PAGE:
The proliferation of digital technologies has changed the way we perceive of and use audiovisual archives and their holdings. The emergence of virtual archives and online portals is changing the relation between the keepers and users of audiovisual heritage, challenging the role of the archivist as principal expert on the knowledge the collection represents. In this article I investigate the implications of these developments for the status of the (audiovisual) archive as a gatekeeper of knowledge. Author discusses a recent experiment with social tag-ging, the Netherlands Institute for Sound and Vision’s video labeling game WAISDA?, and asks to what extent experiments like this destabilize the existing archival platforms for validating and describing audiovisual heritage. She argues that, even though these new forms of access introduce a new type of ‘participatory knowledge’, in fact digitization only exposes the archives’ inherently dynamic, performative nature.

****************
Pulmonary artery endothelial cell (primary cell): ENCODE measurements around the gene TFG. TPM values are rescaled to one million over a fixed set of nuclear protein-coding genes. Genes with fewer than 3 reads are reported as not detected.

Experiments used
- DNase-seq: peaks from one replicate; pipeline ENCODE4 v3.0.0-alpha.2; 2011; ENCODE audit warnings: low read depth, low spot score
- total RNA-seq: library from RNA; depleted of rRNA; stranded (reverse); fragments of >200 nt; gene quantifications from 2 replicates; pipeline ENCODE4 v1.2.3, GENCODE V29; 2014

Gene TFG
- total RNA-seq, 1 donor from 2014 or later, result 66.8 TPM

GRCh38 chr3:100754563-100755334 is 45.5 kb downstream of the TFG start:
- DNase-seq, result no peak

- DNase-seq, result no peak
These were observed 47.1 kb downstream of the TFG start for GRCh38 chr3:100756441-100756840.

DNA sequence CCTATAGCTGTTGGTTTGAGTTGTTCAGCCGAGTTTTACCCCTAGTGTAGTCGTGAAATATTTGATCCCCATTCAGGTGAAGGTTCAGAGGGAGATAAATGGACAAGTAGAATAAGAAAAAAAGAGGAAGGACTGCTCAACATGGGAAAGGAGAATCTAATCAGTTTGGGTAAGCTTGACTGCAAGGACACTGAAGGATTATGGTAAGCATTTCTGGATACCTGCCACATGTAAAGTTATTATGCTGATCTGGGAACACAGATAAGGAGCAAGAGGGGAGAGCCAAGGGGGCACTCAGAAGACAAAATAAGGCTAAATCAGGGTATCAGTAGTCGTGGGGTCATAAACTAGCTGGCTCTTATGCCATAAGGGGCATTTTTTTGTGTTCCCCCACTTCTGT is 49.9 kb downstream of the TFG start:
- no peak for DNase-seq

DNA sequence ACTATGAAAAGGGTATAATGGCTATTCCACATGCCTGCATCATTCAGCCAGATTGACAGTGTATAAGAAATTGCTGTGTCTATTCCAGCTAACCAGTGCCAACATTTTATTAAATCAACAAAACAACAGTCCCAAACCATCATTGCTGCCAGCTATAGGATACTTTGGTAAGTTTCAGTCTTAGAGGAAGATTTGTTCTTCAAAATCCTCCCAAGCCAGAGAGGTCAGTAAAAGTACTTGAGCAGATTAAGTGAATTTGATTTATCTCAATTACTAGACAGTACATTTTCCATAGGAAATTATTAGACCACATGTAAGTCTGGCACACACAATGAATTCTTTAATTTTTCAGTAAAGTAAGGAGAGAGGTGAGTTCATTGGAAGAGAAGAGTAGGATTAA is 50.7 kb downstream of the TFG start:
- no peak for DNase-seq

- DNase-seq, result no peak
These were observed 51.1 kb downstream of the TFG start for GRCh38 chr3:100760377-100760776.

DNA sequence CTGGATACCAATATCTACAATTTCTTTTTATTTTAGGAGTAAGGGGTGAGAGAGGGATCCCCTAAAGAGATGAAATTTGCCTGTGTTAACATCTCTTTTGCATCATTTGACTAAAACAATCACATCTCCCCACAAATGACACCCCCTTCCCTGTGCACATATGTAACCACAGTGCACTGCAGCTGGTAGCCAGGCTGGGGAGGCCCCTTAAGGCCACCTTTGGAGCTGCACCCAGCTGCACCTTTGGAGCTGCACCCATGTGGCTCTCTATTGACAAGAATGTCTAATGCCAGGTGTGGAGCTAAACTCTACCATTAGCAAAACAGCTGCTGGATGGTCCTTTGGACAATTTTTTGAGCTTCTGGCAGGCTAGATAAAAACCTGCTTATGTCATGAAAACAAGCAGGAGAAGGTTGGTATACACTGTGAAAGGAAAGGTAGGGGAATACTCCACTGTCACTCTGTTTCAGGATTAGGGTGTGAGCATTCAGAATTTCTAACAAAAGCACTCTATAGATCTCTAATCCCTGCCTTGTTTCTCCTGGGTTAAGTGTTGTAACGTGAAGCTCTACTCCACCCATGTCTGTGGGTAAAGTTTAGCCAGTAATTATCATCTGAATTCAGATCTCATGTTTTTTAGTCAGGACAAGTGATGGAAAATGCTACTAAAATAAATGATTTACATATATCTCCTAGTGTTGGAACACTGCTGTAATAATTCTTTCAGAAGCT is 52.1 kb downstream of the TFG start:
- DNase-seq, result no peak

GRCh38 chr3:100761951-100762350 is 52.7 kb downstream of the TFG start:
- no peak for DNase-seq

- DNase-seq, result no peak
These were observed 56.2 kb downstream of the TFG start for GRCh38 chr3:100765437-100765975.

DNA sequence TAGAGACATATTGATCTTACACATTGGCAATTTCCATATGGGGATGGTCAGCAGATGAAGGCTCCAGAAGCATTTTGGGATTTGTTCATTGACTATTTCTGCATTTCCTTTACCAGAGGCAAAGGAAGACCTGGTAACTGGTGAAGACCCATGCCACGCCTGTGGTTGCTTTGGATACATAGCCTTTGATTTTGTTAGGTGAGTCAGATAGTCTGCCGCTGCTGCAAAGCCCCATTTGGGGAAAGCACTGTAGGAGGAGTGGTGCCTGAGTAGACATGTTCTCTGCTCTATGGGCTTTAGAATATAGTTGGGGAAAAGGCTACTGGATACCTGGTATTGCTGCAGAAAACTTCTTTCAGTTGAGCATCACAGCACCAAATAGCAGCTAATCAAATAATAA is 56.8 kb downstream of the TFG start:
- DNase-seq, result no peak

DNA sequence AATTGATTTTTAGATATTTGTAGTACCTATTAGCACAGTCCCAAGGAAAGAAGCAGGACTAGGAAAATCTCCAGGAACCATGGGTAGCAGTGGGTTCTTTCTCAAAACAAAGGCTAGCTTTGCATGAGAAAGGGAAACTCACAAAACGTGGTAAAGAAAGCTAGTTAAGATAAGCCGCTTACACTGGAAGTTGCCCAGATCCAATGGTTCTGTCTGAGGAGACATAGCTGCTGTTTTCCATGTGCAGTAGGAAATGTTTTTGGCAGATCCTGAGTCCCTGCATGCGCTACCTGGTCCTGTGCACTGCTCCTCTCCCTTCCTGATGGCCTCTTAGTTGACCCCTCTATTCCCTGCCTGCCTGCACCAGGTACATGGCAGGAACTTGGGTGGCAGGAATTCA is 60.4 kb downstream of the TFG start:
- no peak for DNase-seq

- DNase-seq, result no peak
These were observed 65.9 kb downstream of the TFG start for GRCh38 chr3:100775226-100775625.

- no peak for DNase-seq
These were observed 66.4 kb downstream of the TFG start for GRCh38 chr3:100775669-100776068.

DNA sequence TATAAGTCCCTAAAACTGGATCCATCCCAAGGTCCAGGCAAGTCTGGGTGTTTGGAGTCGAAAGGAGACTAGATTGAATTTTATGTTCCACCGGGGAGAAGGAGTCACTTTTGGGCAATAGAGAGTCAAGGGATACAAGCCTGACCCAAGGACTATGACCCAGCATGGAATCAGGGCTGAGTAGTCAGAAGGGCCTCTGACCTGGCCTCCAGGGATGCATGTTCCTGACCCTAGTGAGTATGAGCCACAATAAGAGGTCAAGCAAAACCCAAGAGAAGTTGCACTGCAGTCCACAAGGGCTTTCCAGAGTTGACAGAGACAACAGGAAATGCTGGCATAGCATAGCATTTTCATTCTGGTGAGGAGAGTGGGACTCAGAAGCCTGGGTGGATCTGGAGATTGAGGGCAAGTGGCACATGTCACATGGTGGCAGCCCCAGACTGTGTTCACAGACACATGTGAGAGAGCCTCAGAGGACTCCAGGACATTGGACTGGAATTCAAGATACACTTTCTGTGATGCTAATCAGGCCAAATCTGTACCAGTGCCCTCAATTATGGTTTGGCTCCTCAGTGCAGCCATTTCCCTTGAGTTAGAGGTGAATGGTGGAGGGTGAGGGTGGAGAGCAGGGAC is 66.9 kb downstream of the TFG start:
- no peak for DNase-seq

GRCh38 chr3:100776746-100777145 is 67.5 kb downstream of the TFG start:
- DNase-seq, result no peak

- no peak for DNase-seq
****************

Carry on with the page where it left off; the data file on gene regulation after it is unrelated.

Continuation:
Additional Metadata
Publisher Netherlands Institute for Sound and Vision
Persistent URL dx.doi.org/10.18146/tmg.139
Journal Tijdschrift voor Mediageschiedenis
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Note TMG Journal for Media History; Vol 14, No 2 (2011): Digitale archieven; 108-120
Citation
Noordegraaf, Julia. (2015). Crowdsourcing Television’s Past: The State of Knowledge in Digital Archives. Tijdschrift voor Mediageschiedenis, 14(2), 108–120. doi:10.18146/tmg.139